Josef Zotter:  Yes, surely conching is one of the most crucial processes in the production chain. It is not decisive how long we conch, but also how intensive. We prefer short conching times because I want to have the chocolate still to be a little bit earthy and racy, also with character. Most of the industrial made chocolate is been conched too long. Mostly because of the reason that everyone likes it a little bit.

What I have to say is – the better the quality of the cocoa beans, the shorter conching times are needed. If the cocoa beans are faulty, you need to use a longer conching process to get rid of the false flavors.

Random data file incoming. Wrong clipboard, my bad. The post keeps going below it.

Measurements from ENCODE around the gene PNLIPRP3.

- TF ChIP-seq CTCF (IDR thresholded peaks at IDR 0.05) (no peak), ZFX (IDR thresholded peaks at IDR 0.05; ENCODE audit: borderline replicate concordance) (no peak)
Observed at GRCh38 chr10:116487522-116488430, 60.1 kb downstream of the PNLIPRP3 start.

Also important during the conching is the emulsifying process, where it is important to have the correct temperature control, so that the chocolate as a tender melt on the palate… I think we get that right pretty well.

Zotter Chocolate Tasting Samples at NW Chocolate Festival

V.C. What does Zotter look for when sourcing cacao beans to use?

Josef Zotter:  At the very first at the people we are working with. If the chemistry is right, we can accomplish a lot together with the farmers. There are a lot of requirements to make good cocoa, starting with the right harvesting, then the pots have to be opened quick otherwise it comes to faulty fermentation. Then they have to measure the level of sugar and depending on that they will specify the fermentation time.